Following Water Safety Rules Saves Lives Red Cross Says
Children can drown within five minutes, experts warn
SATURDAY, June 27, 2015 (HealthDay News) -- Once the temperatures rise, people of all ages cool off in pools, lakes or the ocean. But no matter how old you are, taking certain water safety precautions is essential, according to the American Red Cross.
Always swim in areas that are supervised by lifeguards. Taking a dip with a buddy is also safer than swimming alone, the Red Cross advises. Other water safety tips that all swimmers and parents should consider include:
- Remind children that they need to ask permission before they go near water. If they do go swimming, children should always be under adult supervision. Be sure adults supervising children in and around water are not distracted. It's also important to make sure appropriate safety equipment -- such as a first-aid kit, phone and reaching devices -- are nearby. Do not make children responsible for the safety of other kids.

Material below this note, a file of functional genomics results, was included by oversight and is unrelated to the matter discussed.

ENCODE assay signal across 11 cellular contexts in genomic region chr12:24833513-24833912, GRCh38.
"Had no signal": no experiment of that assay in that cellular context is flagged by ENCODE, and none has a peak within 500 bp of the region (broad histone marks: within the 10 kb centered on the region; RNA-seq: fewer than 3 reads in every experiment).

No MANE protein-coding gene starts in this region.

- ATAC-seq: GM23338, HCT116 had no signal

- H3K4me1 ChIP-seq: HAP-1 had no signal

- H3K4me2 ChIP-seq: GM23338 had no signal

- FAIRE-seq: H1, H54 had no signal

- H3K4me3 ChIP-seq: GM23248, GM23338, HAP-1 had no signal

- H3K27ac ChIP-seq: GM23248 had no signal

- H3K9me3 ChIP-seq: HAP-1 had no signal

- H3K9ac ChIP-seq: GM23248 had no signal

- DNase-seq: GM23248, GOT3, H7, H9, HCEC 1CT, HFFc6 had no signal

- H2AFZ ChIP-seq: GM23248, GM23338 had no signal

- U.S. Coast Guard-approved life jackets could help keep inexperienced swimmers safe around water, but people should not rely solely on these devices for their safety. It's important to take lessons and learn how to swim.
- Pool owners should make sure their pool is enclosed in a barrier. Children can drown in less than five minutes -- even when their parents are nearby. If a child is missing, look in the water first. When it comes to preventing death or devastating disability, every second counts.
- Take a home pool and water safety course as well as a first aid and CPR course to learn what to do during emergencies and how they can be prevented. If an emergency does occur, know when to call 911.
Aside from taking certain water precautions when swimming, it's also important to consider sun safety. Avoid too much direct sun exposure between 10:00 a.m. and 4:00 p.m. It's important to wear sunscreen with an SPF 15 or higher.
The American Academy of Pediatrics has more about water safety.